Happy 529 day: tax incentives for college savings

Consumer Reports News
May 29, 2013

You can be excused for circling Memorial Day on your calender, but the financial services industry wants you to know that today is also special but in a different way: it's 529 Day in many states today. Some in the industry may be content that you simply know what a 529 College Savings plan is: According to a recent poll commissioned by brokerage Edward Jones, two-thirds of those surveyed had no idea.

So for the uninitiated, a 529 College Savings Plan is a tax-advantaged account that families can open to save for their own or their children's higher education. Nearly every state in the nation has at least one plan, and many have multiple plans. Although there's no federal deduction for contributions, any investment gains can be applied to college expenses without being taxed. In most cases, savers only receive tax breaks on contributions from choosing a plan in their home state, and then the break is on the state and local income taxes levied. If you reside in one of the states without state income tax, the nation is your oyster: you can choose from any of the over 150 plans available.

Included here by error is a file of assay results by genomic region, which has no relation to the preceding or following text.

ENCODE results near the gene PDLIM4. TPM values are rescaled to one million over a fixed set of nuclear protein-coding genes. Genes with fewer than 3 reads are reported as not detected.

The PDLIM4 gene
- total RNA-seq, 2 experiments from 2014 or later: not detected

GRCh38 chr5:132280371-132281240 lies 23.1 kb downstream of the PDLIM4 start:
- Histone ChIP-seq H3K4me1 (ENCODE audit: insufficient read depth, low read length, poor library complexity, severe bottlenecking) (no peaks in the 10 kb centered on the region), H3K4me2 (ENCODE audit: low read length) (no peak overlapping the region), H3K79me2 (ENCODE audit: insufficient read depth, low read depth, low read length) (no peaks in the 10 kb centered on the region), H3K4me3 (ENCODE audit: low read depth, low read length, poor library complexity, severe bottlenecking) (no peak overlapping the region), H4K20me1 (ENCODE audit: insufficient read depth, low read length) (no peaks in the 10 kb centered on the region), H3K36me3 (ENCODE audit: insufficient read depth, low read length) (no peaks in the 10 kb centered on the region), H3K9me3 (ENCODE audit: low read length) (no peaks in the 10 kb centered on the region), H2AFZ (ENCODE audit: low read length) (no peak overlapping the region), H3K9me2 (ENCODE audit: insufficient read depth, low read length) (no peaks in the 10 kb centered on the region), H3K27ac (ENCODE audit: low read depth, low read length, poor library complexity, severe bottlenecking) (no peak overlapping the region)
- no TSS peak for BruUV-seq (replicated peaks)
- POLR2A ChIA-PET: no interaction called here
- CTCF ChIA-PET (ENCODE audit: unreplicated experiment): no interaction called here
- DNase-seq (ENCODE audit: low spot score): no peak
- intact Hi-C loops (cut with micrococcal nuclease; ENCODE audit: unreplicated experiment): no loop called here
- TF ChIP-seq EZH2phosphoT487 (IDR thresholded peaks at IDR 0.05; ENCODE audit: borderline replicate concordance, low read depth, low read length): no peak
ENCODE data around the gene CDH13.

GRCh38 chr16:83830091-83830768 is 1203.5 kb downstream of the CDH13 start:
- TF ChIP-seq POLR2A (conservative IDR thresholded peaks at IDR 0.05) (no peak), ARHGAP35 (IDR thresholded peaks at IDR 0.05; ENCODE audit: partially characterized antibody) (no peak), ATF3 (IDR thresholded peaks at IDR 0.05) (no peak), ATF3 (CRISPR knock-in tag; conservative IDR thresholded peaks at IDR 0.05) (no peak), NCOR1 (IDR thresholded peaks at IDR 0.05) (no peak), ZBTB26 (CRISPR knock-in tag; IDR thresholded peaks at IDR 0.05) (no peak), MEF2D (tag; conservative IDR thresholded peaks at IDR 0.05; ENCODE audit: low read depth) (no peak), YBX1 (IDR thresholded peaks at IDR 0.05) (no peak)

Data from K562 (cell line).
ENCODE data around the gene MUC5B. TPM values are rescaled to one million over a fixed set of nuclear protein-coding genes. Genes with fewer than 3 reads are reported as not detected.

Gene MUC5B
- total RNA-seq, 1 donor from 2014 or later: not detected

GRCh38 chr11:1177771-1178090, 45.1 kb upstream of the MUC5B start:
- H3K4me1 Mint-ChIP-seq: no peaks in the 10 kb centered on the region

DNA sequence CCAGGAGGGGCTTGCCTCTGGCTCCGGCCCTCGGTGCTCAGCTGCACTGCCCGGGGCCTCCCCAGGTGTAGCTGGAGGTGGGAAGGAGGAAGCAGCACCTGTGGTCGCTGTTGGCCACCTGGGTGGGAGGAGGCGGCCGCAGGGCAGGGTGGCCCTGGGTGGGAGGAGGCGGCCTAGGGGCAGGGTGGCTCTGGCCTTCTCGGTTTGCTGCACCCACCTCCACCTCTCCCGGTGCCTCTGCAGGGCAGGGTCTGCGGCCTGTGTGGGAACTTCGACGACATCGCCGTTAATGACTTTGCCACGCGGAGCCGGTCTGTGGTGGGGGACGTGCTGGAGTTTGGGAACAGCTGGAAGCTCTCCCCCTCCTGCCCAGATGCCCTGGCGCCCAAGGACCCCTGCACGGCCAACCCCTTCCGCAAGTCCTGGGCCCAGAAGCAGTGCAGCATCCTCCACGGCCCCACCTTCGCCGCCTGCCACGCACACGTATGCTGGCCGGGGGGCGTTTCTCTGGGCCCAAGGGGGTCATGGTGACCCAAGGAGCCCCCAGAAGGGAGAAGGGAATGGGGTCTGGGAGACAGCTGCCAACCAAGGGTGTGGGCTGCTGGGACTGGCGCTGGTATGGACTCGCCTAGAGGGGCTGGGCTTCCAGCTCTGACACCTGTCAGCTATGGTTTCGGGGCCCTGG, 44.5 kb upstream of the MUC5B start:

There are two major types of 529 plans: static and age-based. A static plan invests in particular mutual funds, such as a balanced fund comprised of stocks and bonds. An age-based fund manages the asset allocation over the life of the savings: they naturally become more conservative as Junior reaches high-school age, so a sudden drop in stock prices doesn't jeopardize a tuition payment.

529 plans have generally lowered expenses over the past few years, but, just as is the case with mutual funds, we believe that fund costs could be even lower. That, and lack of flexibility in selecting investments, have encouraged some savers to save for college by using a Roth IRA account instead.

It's a lot of information and choices to keep track of, and one might just prefer to shovel it under some sand and get back to beach and barbeque planning. But don't put college savings off. Like retirement savings, even a 5-year delay in saving for college makes it that much more difficult to catch up later on.

Parents' guide to saving for college

Tax-wise ways to save for college

How to handle a college student's money needs

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